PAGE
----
When discussing contemporary UK dance music whose musical DNA stretches back to dubstep, there is a camp that has been arguing passionately since the wonky era that "the shock of the new" has been lost, leaving us with rote techno with a bit of bass weight to 'make it British.' In the 2010 Wire Rewind, nuum soldier Lisa Blanning wrote in describing the then-ascendant Night Slugs label and sound of the early 10s post-dubstep clubscape, "It's a mixture, instead of a synthesis, of so many existing club forms." Look, if I've learned anything about British music journalism up through 2012, it's that they rabidly intellectualized the latest sound and scene before moving onto the next big thing. Also, I fucking loathe Hegel and I'll leave it at that.
Looking back and beyond the nuances of mixtures and syntheses, what Night Slugs did for the post-dubstep vista was to inject even more heterogeneity into the music that was already branching off into new directions via both rote and inspired experimentation with UK Funky. Genre-hopping while remaining eternally bathed in a neon glow. Trap, bmore, house, techno, grime, electro, UKG,; these were all deployed with a largely synthetic and melodic sonic signature. Oh, and there was Classical Curves, an album that now seems to have heavily informed the deconstructed club bullshit that went nowhere soon after, though it also likely had come in contact with the Grime 2.0 contingent, particularly the Weightless set.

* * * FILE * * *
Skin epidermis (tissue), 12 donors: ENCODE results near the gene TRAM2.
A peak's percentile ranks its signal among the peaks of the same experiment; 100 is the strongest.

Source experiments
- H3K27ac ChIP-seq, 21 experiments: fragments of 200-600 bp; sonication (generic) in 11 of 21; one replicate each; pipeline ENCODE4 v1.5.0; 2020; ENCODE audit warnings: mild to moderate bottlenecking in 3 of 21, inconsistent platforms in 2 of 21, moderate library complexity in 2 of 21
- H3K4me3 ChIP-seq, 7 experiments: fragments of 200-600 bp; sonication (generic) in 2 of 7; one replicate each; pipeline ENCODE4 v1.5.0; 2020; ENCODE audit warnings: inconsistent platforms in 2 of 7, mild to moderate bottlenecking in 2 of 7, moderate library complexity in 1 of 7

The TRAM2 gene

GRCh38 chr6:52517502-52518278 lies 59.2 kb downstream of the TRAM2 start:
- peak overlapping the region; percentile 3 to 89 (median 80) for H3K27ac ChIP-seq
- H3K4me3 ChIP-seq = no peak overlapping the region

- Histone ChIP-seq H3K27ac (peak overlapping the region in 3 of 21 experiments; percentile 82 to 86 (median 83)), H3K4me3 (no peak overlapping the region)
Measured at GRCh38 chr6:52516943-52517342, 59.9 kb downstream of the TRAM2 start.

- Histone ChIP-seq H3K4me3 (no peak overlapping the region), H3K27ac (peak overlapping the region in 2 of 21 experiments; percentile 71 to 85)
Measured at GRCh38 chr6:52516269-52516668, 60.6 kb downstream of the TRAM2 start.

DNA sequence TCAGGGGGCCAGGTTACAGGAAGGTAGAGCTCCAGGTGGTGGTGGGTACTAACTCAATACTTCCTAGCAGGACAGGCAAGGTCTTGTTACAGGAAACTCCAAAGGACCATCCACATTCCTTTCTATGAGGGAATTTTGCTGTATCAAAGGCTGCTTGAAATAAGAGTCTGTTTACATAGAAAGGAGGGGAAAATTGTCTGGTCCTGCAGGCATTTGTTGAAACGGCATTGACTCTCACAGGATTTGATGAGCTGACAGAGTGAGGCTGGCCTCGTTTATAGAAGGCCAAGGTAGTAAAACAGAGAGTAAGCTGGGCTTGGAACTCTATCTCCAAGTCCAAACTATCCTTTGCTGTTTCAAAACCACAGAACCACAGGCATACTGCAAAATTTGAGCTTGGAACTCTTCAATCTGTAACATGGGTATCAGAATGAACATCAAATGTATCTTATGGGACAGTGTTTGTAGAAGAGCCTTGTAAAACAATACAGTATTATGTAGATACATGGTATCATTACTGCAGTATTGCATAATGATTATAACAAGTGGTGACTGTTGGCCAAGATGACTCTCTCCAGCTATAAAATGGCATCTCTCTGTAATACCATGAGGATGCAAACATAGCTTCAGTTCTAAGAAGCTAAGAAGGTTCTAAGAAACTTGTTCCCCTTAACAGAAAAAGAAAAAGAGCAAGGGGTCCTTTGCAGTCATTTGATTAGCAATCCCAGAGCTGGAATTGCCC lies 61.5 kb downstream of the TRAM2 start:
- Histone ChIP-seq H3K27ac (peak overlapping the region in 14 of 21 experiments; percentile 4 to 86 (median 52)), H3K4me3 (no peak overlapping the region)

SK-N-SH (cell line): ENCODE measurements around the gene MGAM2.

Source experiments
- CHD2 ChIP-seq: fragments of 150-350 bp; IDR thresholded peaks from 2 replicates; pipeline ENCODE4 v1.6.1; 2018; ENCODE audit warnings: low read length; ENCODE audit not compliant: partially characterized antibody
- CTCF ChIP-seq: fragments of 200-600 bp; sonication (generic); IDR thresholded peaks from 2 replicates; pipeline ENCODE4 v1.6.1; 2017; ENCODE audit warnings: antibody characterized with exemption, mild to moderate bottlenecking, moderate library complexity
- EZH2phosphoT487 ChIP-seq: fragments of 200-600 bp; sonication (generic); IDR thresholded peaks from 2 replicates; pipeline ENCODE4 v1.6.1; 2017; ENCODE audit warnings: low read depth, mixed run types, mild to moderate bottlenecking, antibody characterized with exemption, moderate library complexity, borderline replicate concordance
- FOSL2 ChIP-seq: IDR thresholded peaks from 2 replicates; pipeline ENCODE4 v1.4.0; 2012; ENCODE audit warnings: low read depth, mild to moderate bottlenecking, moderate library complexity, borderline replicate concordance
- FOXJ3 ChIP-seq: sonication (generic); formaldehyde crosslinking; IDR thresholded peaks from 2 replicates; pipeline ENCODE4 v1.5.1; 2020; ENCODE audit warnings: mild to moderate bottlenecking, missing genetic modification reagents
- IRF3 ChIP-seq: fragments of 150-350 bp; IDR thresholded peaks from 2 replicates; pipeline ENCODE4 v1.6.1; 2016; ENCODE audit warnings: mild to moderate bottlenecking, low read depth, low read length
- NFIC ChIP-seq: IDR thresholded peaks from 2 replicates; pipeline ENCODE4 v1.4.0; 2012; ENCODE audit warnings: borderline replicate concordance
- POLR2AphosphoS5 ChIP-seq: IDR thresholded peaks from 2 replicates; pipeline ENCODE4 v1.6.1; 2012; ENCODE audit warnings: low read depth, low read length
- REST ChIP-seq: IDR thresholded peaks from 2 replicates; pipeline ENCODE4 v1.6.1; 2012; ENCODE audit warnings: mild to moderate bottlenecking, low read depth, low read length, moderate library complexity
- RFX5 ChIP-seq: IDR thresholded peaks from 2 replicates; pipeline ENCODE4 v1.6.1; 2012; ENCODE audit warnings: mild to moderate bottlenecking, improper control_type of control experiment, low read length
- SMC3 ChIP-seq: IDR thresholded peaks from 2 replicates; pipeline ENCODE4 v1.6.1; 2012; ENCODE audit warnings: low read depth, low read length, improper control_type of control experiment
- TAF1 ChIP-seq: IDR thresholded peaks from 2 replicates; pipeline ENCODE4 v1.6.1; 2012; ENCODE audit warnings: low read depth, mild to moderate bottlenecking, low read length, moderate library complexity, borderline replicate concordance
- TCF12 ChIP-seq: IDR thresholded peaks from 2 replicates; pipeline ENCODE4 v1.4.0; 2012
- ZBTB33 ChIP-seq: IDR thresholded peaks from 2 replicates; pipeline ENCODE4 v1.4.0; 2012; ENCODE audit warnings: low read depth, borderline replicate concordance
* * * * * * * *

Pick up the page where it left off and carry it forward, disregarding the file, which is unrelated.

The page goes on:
I wasn't particularly concerned when Facta first popped up in 2013, though he is a producer I've come to admire though both his music and work with K-Lone behind the blossoming Wisdom Teeth label. Still, if you're gonna make the techno argument, he and Hodge are easy targets and "Montpelier" an easy fit for the techno branding. But like so much from this period, the focus on atmosphere with its sparse, ironed-out dub chord stab that sound like the ghosts of Basic Channels past is what makes it so memorable, especially when paired with a driving beat whose woodblock makes it indelibly UKG-informed. It also boasts an early dubstep/dark garage throbbing bass line just in case anyone was questioning its creator's nationality. Oh, and there's a looped bit of chatter that kinda takes away from the generally vibey quality. Still, it's a tellingly auspicious start and a smartly conceived broken roller for a producer whose love for techno and slippery productions make him an increasingly compelling figure. He seems like a patient dude. Patient people are my people.